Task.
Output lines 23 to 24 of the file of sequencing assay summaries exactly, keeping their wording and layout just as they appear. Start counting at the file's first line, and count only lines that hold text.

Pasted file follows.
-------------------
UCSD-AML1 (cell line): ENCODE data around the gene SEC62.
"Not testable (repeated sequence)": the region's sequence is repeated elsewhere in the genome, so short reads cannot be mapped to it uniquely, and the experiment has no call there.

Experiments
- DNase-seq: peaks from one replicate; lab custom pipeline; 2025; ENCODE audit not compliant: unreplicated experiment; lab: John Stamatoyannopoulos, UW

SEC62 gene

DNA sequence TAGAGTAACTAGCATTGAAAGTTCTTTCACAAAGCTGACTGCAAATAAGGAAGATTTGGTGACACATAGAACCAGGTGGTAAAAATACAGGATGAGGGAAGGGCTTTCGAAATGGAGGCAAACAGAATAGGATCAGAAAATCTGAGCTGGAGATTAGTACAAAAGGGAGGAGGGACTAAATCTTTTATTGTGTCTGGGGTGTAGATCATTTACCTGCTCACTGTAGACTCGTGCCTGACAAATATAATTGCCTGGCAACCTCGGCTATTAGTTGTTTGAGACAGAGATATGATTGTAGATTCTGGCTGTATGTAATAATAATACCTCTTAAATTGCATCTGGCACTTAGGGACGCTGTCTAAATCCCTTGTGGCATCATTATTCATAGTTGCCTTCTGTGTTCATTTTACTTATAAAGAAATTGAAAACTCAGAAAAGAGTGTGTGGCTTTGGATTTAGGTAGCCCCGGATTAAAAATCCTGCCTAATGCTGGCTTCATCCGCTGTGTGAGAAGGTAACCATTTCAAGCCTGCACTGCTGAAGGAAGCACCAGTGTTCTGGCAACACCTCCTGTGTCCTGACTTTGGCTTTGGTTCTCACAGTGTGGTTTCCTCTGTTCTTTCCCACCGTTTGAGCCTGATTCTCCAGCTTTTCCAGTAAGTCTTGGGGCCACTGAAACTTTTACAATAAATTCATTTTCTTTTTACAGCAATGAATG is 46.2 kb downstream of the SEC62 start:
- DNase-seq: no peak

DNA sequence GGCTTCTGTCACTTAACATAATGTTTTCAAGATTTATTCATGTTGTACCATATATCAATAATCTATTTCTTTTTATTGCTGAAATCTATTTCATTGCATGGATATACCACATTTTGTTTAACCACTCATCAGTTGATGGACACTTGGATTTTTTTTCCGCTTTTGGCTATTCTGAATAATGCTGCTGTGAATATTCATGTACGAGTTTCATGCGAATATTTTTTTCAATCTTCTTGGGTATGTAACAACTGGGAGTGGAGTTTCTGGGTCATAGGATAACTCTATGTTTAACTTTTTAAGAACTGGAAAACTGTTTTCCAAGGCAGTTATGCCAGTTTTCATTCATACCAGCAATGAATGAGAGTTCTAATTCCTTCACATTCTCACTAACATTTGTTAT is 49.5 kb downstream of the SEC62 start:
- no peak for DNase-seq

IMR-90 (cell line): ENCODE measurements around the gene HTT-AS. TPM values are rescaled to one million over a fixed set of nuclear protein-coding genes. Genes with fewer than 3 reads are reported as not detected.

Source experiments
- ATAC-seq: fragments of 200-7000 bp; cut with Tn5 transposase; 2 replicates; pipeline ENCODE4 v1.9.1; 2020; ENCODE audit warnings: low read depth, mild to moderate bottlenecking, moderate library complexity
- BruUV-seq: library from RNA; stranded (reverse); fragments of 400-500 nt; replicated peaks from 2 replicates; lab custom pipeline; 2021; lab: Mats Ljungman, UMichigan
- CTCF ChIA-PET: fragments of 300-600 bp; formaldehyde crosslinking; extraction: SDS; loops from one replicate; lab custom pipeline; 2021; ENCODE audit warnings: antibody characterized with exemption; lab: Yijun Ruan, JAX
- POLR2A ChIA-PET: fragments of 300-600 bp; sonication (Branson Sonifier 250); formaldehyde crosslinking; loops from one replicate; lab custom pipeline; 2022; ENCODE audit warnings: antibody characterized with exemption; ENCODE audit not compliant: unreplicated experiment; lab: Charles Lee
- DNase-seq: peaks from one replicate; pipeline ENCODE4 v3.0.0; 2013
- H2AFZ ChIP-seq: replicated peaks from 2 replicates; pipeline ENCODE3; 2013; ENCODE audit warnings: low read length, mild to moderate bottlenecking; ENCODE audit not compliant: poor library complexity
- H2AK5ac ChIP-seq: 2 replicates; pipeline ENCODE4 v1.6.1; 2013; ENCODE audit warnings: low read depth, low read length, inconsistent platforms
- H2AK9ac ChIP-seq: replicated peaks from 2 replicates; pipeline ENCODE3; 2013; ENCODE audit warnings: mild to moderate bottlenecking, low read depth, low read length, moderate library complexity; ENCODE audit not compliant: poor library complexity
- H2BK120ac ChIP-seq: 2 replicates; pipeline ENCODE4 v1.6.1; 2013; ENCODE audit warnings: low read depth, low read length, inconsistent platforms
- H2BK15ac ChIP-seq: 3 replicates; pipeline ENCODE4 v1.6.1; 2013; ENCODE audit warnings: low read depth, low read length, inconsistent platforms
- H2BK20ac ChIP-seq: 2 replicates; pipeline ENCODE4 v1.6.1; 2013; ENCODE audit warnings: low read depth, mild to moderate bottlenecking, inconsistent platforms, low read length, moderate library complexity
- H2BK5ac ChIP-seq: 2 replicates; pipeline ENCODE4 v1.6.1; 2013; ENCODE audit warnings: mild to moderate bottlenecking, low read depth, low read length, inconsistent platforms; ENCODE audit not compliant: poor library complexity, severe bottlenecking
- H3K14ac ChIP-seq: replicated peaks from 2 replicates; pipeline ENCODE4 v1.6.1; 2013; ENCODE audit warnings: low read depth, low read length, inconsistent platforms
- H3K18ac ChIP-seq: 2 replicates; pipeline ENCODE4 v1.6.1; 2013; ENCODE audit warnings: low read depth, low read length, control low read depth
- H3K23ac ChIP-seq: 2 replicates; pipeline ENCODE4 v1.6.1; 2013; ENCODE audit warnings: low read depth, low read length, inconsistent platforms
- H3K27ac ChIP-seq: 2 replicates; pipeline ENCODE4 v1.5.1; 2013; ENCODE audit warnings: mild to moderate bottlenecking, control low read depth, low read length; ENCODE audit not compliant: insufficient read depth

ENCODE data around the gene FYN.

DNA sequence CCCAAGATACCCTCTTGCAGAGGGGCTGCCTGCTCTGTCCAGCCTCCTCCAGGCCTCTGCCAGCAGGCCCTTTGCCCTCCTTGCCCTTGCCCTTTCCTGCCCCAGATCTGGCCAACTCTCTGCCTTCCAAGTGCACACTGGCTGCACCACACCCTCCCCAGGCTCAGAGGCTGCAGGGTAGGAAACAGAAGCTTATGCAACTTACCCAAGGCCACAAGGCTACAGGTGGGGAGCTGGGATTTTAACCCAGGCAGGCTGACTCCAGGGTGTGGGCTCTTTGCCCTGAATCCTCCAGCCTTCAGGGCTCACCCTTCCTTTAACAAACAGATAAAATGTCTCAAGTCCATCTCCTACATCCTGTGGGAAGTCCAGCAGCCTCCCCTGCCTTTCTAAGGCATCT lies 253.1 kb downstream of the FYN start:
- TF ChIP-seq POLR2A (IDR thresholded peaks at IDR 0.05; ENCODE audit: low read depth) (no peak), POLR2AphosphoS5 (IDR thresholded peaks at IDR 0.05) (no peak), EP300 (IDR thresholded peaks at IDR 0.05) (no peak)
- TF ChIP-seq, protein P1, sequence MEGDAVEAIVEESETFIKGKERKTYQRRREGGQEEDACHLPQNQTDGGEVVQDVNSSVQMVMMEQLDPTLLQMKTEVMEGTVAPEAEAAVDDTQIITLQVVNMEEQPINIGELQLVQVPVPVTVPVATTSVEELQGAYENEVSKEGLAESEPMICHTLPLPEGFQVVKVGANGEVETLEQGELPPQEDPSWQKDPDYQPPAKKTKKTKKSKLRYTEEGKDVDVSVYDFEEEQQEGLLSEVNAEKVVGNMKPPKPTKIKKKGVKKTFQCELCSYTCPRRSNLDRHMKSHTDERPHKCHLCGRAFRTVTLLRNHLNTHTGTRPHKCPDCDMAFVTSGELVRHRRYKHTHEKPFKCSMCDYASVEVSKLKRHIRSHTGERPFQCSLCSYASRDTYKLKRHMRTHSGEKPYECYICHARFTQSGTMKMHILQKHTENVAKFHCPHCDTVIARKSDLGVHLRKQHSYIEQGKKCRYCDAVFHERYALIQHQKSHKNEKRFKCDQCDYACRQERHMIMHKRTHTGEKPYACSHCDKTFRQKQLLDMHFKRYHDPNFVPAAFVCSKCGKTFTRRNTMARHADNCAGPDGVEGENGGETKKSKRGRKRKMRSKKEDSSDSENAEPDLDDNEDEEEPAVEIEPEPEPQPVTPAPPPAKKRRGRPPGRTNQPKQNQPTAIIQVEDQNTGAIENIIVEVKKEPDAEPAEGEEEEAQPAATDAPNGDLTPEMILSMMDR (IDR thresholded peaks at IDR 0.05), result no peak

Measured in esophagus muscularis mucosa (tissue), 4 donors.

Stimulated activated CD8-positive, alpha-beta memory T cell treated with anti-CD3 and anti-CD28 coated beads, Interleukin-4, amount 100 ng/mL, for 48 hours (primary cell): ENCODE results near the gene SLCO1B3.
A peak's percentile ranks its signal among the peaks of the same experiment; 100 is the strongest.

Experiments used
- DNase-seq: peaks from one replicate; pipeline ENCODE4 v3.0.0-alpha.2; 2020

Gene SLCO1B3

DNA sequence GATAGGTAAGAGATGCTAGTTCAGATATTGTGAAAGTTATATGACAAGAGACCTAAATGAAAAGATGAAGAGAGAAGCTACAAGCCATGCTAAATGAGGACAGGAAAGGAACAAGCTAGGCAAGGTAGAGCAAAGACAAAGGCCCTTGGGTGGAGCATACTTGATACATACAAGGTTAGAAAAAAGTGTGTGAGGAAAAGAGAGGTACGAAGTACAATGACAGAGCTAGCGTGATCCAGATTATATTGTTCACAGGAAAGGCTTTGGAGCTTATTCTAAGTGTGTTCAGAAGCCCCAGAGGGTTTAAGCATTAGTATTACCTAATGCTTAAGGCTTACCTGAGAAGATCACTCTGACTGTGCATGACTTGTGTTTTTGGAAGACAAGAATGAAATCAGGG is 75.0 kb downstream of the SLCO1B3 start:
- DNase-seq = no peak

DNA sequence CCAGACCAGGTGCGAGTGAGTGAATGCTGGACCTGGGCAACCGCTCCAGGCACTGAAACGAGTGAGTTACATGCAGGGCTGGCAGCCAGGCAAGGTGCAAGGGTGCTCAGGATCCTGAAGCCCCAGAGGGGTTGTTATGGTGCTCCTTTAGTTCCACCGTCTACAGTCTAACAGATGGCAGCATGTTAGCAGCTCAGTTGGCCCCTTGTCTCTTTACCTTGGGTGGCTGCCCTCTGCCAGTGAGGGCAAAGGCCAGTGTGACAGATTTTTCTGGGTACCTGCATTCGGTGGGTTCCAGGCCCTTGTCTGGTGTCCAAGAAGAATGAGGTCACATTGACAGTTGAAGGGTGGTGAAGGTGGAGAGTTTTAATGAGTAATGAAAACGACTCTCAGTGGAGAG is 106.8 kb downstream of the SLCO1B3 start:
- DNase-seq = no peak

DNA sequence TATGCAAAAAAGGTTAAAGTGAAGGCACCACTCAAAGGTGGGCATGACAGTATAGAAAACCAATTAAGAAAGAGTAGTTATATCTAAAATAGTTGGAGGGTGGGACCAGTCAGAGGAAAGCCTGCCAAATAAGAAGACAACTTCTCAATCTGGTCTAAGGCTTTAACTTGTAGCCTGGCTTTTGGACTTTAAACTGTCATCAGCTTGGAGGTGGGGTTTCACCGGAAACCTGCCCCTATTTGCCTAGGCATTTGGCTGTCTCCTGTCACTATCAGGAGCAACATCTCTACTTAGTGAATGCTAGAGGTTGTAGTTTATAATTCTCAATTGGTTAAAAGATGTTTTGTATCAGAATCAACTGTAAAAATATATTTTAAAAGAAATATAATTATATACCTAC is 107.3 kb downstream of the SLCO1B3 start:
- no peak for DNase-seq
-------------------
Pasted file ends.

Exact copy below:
- H2BK5ac ChIP-seq: 2 replicates; pipeline ENCODE4 v1.6.1; 2013; ENCODE audit warnings: mild to moderate bottlenecking, low read depth, low read length, inconsistent platforms; ENCODE audit not compliant: poor library complexity, severe bottlenecking
- H3K14ac ChIP-seq: replicated peaks from 2 replicates; pipeline ENCODE4 v1.6.1; 2013; ENCODE audit warnings: low read depth, low read length, inconsistent platforms